This post is inspired by a question I hear a lot from the women I work with:
“How important is it to dig into my past stuff, and when is it more important for me to just say ‘the past is the past’ and move on with my life?”
As with most things, people are all across the spectrum with this inquiry.
On one far side of the spectrum, it sounds more or less like this— let’s call this person Zoe. Zoe says, “My _______ (mom, dad, ex, etc.) ruined my life and I’m never going to be okay again. They made my life miserable and I hate them for it.” While it might absolutely be true that Zoe was deeply wounded (abused, neglected, violated, etc.) by someone in her life, she has become so attached to her suffering that it defines her, and she’s gone from being legitimately victimized to living in the victim stance.
If this is Zoe’s first real attempt at getting support and healing, she may say this at the beginning but then be willing and able to process the experience, acknowledge that what happened to her was NOT okay, and integrate the experience into her life story while no longer being defined by it. This is what I call “moving forward” — rather than “moving on,” which can have a really self-judgmental tone… though I used “move on” in the title because that’s more commonly the language people use!
In more extreme cases, some people are so attached to their story and resentment that they are not willing to do the work of releasing it, even though it continues to make them suffer. You may have heard the metaphor that resentment is essentially drinking poison expecting the other person to die.
On the other far side of the spectrum are the folks living in minimization and denial. Let’s call this one Veronica. Perhaps Veronica genuinely doesn’t yet recognize that the way she was treated or what she was taught was harmful because A) it’s all she knows, and B) a lot of unhealthy shit is totally normalized in our culture. Or maybe she sorta-kinda recognizes that certain things weren’t helpful, but says to herself, “No one’s parents are perfect, it really wasn’t that bad. And what’s the point of digging into the past anyway? It’s over with and I just need to get my shit together.”
What Veronica doesn’t yet recognize is that, even if it’s true that her parents did their best (and perhaps their best was inadequate), very often it’s the more subtle messages and behavioral modeling — not just “big T” trauma — that get lodged in the brain early on. Veronica has carried those assumptions and beliefs forward — at least in her subconscious mind, if not the conscious mind as well — and they continue to impact her present-day behavior until she can make the connection, release and heal any associated trauma or wounding, and start to re-train her brain with up-to-date and more helpful/healthy beliefs. Very often, that work is most successfully done working with a therapist or coach who has a strong understanding of trauma and the subconscious mind.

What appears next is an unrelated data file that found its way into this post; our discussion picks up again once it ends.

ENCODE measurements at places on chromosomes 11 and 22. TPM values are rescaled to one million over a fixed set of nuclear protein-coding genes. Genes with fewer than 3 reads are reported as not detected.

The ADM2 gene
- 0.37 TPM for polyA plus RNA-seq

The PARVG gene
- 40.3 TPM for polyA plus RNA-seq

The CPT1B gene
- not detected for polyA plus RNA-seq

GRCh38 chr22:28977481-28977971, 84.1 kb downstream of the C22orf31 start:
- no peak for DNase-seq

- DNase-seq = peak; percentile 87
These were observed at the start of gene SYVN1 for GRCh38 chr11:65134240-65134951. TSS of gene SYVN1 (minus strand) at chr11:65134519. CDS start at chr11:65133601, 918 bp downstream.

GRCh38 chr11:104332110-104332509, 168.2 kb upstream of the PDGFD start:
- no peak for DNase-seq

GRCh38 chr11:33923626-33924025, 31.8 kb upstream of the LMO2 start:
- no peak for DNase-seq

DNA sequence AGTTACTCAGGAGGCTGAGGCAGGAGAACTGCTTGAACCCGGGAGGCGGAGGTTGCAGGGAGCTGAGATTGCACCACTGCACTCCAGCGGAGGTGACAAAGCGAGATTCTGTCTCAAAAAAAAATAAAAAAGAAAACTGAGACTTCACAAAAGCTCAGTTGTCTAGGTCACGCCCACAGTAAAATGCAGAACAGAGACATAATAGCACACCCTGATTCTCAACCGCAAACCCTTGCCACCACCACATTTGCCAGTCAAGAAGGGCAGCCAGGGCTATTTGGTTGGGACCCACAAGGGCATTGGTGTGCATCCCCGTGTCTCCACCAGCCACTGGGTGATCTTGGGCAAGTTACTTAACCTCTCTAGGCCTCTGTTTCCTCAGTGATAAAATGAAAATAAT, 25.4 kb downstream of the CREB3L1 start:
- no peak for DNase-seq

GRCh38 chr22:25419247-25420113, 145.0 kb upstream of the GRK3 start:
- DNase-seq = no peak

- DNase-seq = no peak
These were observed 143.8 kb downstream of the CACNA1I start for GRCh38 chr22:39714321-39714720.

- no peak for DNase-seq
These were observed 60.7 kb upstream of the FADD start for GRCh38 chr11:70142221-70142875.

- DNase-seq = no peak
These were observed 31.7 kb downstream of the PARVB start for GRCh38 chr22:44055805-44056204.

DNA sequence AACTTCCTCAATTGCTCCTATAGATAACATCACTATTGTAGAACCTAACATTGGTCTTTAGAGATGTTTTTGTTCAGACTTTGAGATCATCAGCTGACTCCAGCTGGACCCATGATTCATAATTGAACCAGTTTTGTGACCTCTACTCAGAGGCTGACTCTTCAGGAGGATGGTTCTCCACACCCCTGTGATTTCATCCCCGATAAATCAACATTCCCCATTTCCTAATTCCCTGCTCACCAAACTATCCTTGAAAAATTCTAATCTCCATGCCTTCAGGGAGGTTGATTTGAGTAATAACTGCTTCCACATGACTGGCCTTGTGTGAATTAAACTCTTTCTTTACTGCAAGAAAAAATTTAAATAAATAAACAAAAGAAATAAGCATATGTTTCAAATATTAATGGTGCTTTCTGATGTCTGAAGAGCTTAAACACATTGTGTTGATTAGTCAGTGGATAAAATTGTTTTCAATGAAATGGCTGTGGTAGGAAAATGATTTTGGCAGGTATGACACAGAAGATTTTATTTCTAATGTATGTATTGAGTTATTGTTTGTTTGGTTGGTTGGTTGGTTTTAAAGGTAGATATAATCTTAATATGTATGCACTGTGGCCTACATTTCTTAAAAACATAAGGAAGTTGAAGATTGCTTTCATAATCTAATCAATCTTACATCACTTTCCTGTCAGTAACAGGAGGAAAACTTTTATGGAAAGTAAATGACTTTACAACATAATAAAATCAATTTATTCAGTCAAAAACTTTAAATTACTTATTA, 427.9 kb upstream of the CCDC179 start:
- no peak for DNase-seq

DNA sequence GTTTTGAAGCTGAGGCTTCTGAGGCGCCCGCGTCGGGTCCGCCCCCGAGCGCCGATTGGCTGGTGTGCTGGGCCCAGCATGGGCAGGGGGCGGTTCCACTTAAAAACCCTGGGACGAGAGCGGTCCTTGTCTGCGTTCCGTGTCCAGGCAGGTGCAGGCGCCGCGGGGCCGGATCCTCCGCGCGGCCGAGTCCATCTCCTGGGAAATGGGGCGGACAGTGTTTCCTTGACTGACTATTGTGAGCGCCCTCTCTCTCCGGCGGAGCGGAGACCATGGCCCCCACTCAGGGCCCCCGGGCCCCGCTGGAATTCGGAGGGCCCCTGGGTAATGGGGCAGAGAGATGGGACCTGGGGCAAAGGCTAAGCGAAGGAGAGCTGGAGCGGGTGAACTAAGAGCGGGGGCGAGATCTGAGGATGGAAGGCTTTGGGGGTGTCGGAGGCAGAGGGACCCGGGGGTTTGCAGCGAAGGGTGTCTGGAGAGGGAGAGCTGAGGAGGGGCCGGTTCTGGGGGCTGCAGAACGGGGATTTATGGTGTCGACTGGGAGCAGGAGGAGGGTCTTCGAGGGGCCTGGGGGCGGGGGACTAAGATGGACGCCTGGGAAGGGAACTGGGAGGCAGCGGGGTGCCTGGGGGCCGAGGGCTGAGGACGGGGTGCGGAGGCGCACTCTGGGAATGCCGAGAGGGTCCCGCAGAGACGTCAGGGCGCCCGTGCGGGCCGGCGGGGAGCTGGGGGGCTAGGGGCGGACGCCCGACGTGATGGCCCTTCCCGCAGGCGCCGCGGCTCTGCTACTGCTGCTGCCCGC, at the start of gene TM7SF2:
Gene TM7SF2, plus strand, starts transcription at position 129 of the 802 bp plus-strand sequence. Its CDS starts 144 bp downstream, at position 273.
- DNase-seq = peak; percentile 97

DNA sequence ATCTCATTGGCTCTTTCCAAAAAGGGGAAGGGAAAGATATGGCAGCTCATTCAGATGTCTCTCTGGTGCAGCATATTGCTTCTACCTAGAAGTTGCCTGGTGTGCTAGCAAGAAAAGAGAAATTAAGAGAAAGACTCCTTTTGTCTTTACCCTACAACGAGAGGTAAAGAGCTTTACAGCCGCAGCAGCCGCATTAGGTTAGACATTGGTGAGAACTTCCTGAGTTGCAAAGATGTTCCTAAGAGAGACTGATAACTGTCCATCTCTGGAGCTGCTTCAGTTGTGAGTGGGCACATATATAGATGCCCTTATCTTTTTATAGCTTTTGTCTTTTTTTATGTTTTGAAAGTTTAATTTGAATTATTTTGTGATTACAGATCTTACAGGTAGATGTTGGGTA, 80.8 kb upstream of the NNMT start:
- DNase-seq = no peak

(Worth noting that while I used parents in the example of Veronica, early programming/conditioning and wounding can certainly happen outside of just parental relationships, too.)
TL;DR — if you haven’t yet made the connection between past experiences, beliefs/ideas that were conditioned into your thinking, and your present-day beliefs and behaviors, it is absolutely worth digging to do this work. If you feel stuck in the past, work with a skilled trauma therapist on healing the wounds and integrating your story; and if this doesn’t seem to be helping, it might be time to get really honest with yourself about whether you actually want to let go of your pain.
I’d love to hear what’s resonating with you from all of this, and if you’d like to see more blogs or podcasts on related topics. Please share in the comments or shoot me a DM on Instagram @valkaymartin!
When to Dig in to the Past and When to Move On
July 23, 2019